Friday, 30 March 2012

Save Buck Island from government regulations!

This is a BIG departure from my regular posts about our adventures, but I feel the need to write this. There aren't many pictures, but I will include a video of some cool stuff. I promise.

I grew up here on St. Croix. My Dad got a boat when I was about 5 or 6 and some my earliest memories of life here on the old rock are of going to Buck Island with my family. Buck Island was and still is my favorite beach "on" St. Croix.

In the 80's there were a LOT of sail boats and people used to do spinnaker swinging. That is where you anchored your boat, attached your spinnaker(the colorful sail that is only used in racing) that had a seat on the bottom(no idea how they attached it), and you could sail up into the breeze and then plunge back into the water!  It was cool and I ALWAYS wanted to do it.  There were huge parties out there at Buck. People wind surfed, snorkeled, hiked the trail, little kids played in the Salt Pond(very messy, very muddy, VERY not allowed). People saw turtle hatching on the beach and made way for the hatchlings to get to the water. The beach sand was white like sugar, soft, deep, and just so AMAZING.
Only good photo I could find. Sorry about the watermark.

Buck Island was a magical place. It was a place that you fell in love with and it touched your soul.

If you were lucky enough you got to spend the night on your boat at Buck;  wake up to the fish splashing around, see the sunrise from the top of the hiking trail and know just how wonderful a world this planet is.  If you have ever been to Buck Island and snorkeled outside the reef on the North side, or even just outside the lagoon area by the trail you would see an amazing collection of fish, corals, and other sea life. There were times that the snorkeling trail was full of non poisonous jelly fish and it felt like you were swimming in jello! You could imagine that there were mermaids around the next head of HUGE brain coral.  You would feel peace, contentment, and a camaraderie for all living creatures around you.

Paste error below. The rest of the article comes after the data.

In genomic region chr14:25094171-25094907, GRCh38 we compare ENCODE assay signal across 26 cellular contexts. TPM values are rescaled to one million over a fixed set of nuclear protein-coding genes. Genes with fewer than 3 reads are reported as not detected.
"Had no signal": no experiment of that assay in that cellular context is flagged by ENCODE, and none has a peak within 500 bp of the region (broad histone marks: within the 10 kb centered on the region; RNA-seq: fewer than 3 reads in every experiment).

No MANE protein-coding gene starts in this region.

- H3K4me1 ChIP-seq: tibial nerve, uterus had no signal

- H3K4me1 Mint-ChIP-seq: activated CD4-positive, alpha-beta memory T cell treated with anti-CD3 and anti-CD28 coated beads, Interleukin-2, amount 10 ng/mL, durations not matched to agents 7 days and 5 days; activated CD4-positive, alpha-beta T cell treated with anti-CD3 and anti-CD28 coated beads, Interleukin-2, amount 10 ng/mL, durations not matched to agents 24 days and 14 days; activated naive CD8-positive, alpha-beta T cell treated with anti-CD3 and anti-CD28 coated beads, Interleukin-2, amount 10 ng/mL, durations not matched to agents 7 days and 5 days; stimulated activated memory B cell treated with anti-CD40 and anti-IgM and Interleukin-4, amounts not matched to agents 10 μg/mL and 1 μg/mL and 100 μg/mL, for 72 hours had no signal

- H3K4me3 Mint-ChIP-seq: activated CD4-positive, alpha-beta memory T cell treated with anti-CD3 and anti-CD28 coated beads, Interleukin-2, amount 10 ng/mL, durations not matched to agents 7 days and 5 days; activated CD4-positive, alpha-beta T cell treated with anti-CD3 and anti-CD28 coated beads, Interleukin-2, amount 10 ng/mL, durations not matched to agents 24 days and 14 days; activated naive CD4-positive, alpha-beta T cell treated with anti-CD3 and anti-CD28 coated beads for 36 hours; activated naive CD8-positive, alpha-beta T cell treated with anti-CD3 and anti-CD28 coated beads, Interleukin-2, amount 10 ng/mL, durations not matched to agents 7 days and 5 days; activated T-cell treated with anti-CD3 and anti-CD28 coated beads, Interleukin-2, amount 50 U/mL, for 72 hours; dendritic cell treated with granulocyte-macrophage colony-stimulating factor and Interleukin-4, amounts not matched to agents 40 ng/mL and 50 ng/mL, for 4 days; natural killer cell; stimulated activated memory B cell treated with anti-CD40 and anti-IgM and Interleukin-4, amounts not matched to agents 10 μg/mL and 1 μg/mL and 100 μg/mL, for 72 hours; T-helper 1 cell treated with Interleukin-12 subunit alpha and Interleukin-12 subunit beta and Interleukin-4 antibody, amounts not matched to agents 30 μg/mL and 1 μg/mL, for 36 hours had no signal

Doing this would not be allowed under the new plans!

When the sun set and you were getting ready to go back to port, the water would turn pink, then purple, then green, and finally the dying rays of the sun would be reflected on the water around you. If you stayed too late, the stars and the moon would be your guide back to port and their reflections in the water  would lead your boat back home until another day at Buck Island could be enjoyed.

All of these things are going to be taken away from YOU, from ME, from GENERATIONS to come if we do not act now.  The National Park Service must by law come with with a General Management Plan for Buck Island and it's surrounding waters.  The MUST by law figure out a way to protect the threatened Elkhorn and Staghorn corals in the water around Buck Island.  The NPS, has a plan......... yes, this plan protects the coral; but it also removes TONS of liberties that you the user of this National Park should be able to do.  Some of the proposed plans seem reasonable, other bits just don't make a DAMN bit of sense.

Painting by Linda Mooreland

Here is the low down:

  1. The NPS wants to protect the coral - great. They have decided that if you snorkel around the coral it damages it, so they will allow you to swim around it instead. Umm, excuse me, but if I can't see where I am going aren't I going to hit that threatened coral and do more damage? Wouldn't it make sense to let people continue to snorkel around it for both the people's safety and the safety of the coral?
  2. The NPS - has decided that paddle boarding, kite surfing, kayaking, windsurfing, surfing, etc are damaging to the National Park and that none of that should be allowed to happen to anymore.  Hmm... no studies to back this one up, and as I don't kiteboard I can't make a comment on that one. I do however paddleboard and I know how to wind surf.  On both of those counts, I am going to stay FAR the heck away from coral. I don't like getting scratched or stuck - hey, maybe you do, but most sports people I know don't enjoy getting hurt on coral when they can avoid it.  The NPS also wants to prohibit people from landing at Buck Island with those water craft.  So say I grow a pair and I paddle board to Buck from St. Croix........ now how do I take a break and recoup my energy if I can't put my board on the beach? Oh WAIT! I don't. I just float around getting closer to that threatened coral because I can't drop an anchor!